The National Archives added that "by placing e-mail provisions in context with the overall requirements agencies already have for appropriate creation, maintenance and disposition of federal records, NARA has stressed the importance of recordkeeping requirements regardless of media, and, at the same time, reinforced the need to consider e-mail as an important tool for records creation and receipt. E-mail records are no more and no less important than other records."

The National Archives has chosen to place e-mail on the same level as any other kind of document, a common sense conclusion. Addressing concerns that e-mail would take on an inflated importance under the regulations, NARA pointed out that "if agencies fail to create and maintain on another format full documentation of their policies and activities under clear and specific recordkeeping requirements, e-mail could assume an inflated importance."

In other words, the more emphasis agencies put on e-mail as the primary method of creating records, the more e-mail records will require retention. If e-mail becomes only one of several methods of creating records, e-mail retention will be necessary only in the context of the overall record-keeping process.

One final note concerning legal interpretation. David Flaherty, British Columbia's Information and Privacy commissioner, issued a ruling late last year concerning whether the government must search back-up tapes for e-mail messages. Although Flaherty's ruling was premised on his finding that such a search was unreasonable because there was not even any evidence that such messages existed, he found that the back-up tapes were not agency records subject to the province's freedom of information act requirements. His ruling is one of the first to draw a distinction between back-up tapes -- which are created primarily for use in restoring a computer system after a crash -- from the content of the documents stored on the tapes. He found that extraction of specific messages from back-up tapes was an involved and laborious process that constituted an unreasonable burden on the agency.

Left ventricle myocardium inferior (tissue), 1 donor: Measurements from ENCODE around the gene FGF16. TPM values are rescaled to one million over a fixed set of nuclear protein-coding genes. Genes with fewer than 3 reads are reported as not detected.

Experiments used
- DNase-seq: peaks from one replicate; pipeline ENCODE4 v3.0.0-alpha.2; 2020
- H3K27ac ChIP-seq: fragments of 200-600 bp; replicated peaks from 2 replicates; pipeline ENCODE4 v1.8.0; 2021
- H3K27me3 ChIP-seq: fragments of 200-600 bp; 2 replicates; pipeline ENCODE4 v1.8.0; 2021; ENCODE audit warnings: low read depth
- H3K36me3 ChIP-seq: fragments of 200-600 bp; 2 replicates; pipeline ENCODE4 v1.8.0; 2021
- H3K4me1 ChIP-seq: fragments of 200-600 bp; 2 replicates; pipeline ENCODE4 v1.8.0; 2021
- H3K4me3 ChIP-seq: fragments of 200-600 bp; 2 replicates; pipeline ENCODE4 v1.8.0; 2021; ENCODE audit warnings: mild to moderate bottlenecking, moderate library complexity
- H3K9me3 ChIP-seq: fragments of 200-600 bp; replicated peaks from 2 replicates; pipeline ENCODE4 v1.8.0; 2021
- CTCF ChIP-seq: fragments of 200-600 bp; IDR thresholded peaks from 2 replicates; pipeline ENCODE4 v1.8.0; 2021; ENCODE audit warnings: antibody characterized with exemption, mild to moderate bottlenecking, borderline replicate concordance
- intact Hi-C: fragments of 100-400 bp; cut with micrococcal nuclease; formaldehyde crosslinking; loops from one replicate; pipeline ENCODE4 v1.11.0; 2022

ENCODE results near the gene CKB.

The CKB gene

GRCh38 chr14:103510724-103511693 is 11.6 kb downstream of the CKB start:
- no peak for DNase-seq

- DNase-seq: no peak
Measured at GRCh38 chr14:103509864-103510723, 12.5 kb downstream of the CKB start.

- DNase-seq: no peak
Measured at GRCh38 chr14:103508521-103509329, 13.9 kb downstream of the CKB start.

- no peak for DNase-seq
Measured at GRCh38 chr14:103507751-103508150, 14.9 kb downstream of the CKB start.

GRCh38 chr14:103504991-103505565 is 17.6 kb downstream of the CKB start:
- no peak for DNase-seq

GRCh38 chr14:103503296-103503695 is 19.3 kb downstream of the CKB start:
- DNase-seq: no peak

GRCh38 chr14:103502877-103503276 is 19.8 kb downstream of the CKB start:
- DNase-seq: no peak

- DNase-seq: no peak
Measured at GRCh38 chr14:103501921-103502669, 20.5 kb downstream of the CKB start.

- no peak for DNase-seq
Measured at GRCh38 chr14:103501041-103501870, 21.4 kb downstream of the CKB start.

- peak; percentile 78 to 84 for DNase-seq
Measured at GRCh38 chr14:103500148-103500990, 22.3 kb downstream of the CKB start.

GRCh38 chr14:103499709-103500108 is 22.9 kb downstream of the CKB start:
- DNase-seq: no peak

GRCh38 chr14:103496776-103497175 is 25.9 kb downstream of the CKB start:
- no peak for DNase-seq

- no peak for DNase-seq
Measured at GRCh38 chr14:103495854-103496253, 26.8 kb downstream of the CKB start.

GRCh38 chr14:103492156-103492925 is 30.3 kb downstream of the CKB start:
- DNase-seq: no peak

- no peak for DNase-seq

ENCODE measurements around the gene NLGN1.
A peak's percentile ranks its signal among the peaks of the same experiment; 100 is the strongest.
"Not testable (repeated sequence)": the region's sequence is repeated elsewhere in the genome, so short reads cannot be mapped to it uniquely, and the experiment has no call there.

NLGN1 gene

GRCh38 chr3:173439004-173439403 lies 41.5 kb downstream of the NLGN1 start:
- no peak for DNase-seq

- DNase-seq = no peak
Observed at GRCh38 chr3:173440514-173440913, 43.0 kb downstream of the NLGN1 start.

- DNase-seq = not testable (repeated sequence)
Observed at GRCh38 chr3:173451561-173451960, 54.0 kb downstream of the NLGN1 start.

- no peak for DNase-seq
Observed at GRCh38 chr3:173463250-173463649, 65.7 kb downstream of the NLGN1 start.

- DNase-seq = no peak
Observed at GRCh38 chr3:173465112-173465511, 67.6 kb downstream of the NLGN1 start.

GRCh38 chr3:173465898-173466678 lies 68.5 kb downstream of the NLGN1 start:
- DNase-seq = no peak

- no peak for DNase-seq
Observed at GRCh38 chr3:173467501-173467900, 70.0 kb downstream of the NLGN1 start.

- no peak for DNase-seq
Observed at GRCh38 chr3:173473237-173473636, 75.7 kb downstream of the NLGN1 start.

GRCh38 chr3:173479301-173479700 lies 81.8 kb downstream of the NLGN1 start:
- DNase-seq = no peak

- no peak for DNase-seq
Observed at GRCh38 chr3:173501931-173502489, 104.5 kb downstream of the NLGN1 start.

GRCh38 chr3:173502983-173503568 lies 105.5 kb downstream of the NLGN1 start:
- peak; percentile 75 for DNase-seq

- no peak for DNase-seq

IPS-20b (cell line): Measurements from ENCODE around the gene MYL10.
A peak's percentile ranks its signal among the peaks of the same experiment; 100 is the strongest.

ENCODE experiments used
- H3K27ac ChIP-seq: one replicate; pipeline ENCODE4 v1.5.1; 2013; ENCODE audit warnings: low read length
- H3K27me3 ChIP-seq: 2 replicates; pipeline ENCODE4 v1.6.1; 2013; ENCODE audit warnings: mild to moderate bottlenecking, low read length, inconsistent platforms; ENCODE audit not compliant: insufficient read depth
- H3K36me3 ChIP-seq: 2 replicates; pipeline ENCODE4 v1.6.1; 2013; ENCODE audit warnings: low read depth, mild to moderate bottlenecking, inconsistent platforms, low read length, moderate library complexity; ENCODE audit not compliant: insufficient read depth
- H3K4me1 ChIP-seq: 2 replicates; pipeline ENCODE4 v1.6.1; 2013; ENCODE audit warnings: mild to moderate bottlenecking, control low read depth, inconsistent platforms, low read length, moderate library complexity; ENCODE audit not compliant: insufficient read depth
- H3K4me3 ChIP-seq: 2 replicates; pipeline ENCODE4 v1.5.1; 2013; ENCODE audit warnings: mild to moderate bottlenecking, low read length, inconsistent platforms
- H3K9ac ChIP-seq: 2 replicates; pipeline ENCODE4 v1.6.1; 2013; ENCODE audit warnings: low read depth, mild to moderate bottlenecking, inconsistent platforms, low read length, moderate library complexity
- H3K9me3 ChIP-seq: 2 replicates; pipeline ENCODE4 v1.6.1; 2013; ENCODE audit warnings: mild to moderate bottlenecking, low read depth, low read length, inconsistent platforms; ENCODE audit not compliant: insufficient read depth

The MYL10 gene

Flaherty's conclusion sits well with the National Archive's guidelines. NARA uniformly warns agencies not to rely on back-up tapes as a records retention device. Instead, by separating e-mail messages that describe and memorialize government decision-making from those peripheral messages that are more personal than institutional, the guidelines emphasize that agencies must identify and provide for the maintenance of such documents before they are relegated to back-up tapes. For those who are grappling with the creation and implementation of an e-mail policy, the NARA guidelines are an excellent starting place.

Harry Hammitt is editor/publisher of Access Reports, a newsletter published in Lynchburg, Va., covering open government laws and information policy issues. E-mail: <>.

Harry Hammitt Contributing Writer